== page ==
If you’re an educator or a parent, and interested to contribute or otherwise participate in our research and design process, the best way to start is to join our dedicated #educators channel on our public Slack that anyone can join, if you’d like to join in to discuss this work, or hear about new resources.

education get help packaging

Museum in a Box Handling During a Global Pandemic

Well, I surely never thought I’d type that headline. But, there you go. Here we are. I’m actually co-writing this blog post with my brother, Dr. Andy Oates. He’s a biologist and professor working at the École polytechnique fédérale de Lausanne (EPFL). It’s been reassuring to have the odd chat with him as the world descends, and we’ve come up with a list of suggestions and tips for you, about handling your Box and objects safely. 

First some terminology: Fomites are inanimate objects or materials that can carry infection, such as clothes, utensils, and furniture, or Museums in Boxes. The term fomite comes from the Latin word for tinder (not the dating app). Scientists have been testing a range of materials to figure out how they relate to the transmission of COVID-19, and figuring out how long the virus can survive on surfaces. Andy will point you to the relevant scientific papers on that if you want more detail. Charlie also wrote about cleaning your Box and objects if you have one in our newsletter this week, so I’ve reposted that too, at the bottom of this post.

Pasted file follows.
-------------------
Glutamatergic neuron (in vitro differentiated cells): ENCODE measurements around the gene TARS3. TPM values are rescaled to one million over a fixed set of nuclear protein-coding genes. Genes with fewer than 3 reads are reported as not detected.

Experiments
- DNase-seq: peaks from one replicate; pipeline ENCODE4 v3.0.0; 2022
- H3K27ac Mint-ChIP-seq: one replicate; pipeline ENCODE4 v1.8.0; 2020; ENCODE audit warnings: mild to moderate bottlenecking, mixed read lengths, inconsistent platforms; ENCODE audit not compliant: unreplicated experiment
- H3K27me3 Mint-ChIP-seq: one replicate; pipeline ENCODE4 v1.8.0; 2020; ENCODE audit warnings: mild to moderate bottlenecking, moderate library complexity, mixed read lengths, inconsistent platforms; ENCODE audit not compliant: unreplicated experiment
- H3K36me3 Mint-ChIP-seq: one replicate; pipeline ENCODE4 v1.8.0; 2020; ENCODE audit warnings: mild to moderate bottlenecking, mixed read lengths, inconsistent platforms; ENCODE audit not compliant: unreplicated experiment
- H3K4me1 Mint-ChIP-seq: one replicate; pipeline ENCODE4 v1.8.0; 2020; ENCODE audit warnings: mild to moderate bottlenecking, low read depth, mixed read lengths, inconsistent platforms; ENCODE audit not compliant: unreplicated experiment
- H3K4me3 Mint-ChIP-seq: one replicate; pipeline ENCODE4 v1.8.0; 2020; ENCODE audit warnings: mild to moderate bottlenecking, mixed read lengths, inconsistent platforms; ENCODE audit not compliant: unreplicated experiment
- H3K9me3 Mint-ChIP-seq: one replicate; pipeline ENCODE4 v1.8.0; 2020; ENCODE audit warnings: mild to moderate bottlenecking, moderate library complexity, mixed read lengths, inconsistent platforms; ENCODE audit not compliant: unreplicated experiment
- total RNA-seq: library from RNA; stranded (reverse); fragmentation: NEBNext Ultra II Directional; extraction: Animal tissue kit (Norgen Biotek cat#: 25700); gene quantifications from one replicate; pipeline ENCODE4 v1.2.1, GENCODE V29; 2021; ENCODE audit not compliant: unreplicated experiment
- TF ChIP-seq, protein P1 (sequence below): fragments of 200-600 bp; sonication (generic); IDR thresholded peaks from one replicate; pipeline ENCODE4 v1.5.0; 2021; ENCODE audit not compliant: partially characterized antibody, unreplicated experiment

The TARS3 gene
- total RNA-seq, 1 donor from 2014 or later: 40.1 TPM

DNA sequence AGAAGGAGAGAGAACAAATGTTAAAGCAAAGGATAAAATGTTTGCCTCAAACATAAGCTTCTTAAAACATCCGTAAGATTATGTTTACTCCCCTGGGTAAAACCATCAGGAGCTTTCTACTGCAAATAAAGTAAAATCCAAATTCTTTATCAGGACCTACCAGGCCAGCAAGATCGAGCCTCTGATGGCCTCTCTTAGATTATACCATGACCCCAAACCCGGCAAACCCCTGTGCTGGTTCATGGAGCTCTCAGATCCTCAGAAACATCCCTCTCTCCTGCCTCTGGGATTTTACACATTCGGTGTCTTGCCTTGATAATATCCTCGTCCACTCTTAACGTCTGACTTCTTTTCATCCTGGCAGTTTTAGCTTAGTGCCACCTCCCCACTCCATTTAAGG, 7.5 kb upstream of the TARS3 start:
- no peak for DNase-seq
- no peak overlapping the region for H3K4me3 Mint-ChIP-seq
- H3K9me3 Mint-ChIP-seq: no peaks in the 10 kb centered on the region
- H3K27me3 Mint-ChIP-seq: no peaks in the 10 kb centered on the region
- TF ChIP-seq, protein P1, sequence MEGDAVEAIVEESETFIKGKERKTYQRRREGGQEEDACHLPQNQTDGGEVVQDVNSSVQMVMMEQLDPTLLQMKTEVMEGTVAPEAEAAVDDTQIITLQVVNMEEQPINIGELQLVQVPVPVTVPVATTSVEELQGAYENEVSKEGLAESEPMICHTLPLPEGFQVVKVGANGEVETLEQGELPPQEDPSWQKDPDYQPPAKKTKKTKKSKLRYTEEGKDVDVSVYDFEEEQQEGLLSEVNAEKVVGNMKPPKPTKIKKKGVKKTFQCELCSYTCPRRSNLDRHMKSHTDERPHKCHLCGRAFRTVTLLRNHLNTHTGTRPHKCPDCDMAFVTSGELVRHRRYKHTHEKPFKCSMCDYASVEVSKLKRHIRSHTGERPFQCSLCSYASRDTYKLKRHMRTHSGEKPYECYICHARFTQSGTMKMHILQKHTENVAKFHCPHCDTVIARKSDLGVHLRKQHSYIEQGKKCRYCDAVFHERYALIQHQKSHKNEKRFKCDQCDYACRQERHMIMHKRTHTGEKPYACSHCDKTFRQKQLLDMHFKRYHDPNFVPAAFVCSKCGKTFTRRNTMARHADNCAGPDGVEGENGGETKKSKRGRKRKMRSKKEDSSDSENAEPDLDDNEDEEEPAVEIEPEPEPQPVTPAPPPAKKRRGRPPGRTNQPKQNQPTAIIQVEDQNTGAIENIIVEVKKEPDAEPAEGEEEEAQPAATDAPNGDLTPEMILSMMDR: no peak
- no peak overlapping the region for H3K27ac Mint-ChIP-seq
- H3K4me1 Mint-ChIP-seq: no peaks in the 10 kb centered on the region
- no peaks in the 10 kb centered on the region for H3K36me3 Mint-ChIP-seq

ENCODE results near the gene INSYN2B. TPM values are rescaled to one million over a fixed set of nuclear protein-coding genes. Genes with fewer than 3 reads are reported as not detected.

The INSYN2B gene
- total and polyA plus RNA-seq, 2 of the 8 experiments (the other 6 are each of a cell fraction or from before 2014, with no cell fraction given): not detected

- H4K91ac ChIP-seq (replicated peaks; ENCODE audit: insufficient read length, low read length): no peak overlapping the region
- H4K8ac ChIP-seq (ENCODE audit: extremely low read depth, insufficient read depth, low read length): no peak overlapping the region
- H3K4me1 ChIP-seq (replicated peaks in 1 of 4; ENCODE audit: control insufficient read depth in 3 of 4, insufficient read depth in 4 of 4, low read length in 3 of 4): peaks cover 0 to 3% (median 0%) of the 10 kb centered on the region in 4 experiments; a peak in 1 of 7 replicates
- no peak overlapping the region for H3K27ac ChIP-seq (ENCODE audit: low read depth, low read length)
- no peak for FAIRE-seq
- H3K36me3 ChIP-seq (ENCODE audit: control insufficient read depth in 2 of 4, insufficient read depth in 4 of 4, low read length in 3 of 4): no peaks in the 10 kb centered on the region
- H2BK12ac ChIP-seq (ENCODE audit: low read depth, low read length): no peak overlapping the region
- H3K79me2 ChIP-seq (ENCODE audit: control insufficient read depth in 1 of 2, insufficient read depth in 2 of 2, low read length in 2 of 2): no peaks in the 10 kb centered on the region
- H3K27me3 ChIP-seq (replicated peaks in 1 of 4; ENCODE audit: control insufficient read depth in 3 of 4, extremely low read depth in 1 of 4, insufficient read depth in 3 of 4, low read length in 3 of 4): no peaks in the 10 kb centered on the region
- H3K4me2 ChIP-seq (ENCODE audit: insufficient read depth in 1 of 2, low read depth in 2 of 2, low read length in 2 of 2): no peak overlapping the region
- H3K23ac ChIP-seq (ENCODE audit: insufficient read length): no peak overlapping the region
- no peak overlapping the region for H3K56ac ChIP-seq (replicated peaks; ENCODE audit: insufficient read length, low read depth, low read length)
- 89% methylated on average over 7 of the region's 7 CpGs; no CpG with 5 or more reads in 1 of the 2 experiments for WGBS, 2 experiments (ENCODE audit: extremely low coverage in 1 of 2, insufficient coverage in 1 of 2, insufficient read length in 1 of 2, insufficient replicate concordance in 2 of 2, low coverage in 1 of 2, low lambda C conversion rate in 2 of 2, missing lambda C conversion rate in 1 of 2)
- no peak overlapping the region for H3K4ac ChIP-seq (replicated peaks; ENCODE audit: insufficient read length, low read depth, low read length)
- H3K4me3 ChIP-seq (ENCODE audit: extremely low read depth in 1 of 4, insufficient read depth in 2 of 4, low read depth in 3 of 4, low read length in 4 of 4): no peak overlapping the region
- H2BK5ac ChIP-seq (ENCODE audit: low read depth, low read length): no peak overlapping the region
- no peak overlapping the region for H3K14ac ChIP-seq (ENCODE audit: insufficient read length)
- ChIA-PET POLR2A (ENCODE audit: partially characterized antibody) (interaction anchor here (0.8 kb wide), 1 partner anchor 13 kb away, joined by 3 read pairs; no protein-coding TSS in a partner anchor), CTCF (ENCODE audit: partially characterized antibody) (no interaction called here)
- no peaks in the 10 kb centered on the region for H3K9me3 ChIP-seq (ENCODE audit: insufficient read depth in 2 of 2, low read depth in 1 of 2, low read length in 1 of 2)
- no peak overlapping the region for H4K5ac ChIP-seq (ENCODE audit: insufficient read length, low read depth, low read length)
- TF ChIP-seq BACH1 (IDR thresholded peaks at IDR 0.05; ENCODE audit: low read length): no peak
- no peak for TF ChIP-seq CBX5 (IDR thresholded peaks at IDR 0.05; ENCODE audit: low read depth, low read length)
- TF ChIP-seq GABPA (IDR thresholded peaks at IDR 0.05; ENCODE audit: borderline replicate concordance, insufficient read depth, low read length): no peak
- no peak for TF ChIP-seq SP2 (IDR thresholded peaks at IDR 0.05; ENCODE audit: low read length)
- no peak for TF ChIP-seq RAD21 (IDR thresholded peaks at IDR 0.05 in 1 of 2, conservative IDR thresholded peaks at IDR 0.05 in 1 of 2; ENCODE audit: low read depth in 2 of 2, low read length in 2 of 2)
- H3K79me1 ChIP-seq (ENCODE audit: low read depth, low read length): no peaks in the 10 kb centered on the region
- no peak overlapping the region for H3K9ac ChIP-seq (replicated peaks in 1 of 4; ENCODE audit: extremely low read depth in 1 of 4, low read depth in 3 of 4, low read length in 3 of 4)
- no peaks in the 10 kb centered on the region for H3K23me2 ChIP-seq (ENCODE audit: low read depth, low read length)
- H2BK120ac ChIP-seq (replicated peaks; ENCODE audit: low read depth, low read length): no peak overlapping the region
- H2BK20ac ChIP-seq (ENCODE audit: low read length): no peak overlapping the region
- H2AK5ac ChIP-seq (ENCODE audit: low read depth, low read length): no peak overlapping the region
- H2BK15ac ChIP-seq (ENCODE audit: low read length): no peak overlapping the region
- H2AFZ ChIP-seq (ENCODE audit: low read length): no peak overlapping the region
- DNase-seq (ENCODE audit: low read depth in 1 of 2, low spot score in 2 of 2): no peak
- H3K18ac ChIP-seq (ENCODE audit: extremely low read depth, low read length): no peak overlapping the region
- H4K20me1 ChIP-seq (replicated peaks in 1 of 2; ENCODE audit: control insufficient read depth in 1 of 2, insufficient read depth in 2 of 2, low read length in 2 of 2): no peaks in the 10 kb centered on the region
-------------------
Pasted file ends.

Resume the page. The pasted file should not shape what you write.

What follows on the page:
The main enemies of COVID-19 are distance, time, and soap. Here’s what Dr. Andy has to say about those:


When we cough or sneeze, or even when we yawn or just exhale, we release a mix of droplets and aerosols in our breath. Kind of gross, but there you are. (If you want to know how much water you breathe out, weigh yourself just before you go to bed, and again in the morning.) Droplets are relatively large and heavy, and so they crash to the ground or whatever other surface is around very quickly. Keeping your distance at about 2 metres from another person means you are unlikely to be hit. Aerosols are much smaller, and so stay aloft much longer. This means that in a closed room or other space (car, bus, pub, etc.), the range is much longer. However, it also means that by opening the windows, or by going outside, the risk of aerosol transmission is dramatically reduced, as the tiny particles are diluted more quickly.